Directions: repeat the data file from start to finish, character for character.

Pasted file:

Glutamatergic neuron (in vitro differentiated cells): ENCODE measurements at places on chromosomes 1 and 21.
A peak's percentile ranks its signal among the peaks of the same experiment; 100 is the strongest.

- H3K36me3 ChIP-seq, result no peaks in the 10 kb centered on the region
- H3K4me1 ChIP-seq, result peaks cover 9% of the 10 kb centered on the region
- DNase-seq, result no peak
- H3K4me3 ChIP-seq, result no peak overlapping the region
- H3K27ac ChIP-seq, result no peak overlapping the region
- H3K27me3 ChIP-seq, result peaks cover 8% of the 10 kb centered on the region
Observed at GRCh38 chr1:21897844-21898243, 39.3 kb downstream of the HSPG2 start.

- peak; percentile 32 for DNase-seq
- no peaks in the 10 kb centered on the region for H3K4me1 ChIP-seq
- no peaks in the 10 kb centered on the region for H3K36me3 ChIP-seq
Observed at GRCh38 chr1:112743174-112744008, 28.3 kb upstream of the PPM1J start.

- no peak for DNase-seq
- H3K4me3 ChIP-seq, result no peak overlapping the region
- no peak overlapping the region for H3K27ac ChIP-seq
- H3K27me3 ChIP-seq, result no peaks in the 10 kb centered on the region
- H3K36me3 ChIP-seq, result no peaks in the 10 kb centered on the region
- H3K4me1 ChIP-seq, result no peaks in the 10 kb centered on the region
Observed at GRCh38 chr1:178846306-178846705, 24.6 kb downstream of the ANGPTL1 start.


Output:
Glutamatergic neuron (in vitro differentiated cells): ENCODE measurements at places on chromosomes 1 and 21.
A peak's percentile ranks its signal among the peaks of the same experiment; 100 is the strongest.

- H3K36me3 ChIP-seq, result no peaks in the 10 kb centered on the region
- H3K4me1 ChIP-seq, result peaks cover 9% of the 10 kb centered on the region
- DNase-seq, result no peak
- H3K4me3 ChIP-seq, result no peak overlapping the region
- H3K27ac ChIP-seq, result no peak overlapping the region
- H3K27me3 ChIP-seq, result peaks cover 8% of the 10 kb centered on the region
Observed at GRCh38 chr1:21897844-21898243, 39.3 kb downstream of the HSPG2 start.

- peak; percentile 32 for DNase-seq
- no peaks in the 10 kb centered on the region for H3K4me1 ChIP-seq
- no peaks in the 10 kb centered on the region for H3K36me3 ChIP-seq
Observed at GRCh38 chr1:112743174-112744008, 28.3 kb upstream of the PPM1J start.

- no peak for DNase-seq
- H3K4me3 ChIP-seq, result no peak overlapping the region
- no peak overlapping the region for H3K27ac ChIP-seq
- H3K27me3 ChIP-seq, result no peaks in the 10 kb centered on the region
- H3K36me3 ChIP-seq, result no peaks in the 10 kb centered on the region
- H3K4me1 ChIP-seq, result no peaks in the 10 kb centered on the region
Observed at GRCh38 chr1:178846306-178846705, 24.6 kb downstream of the ANGPTL1 start.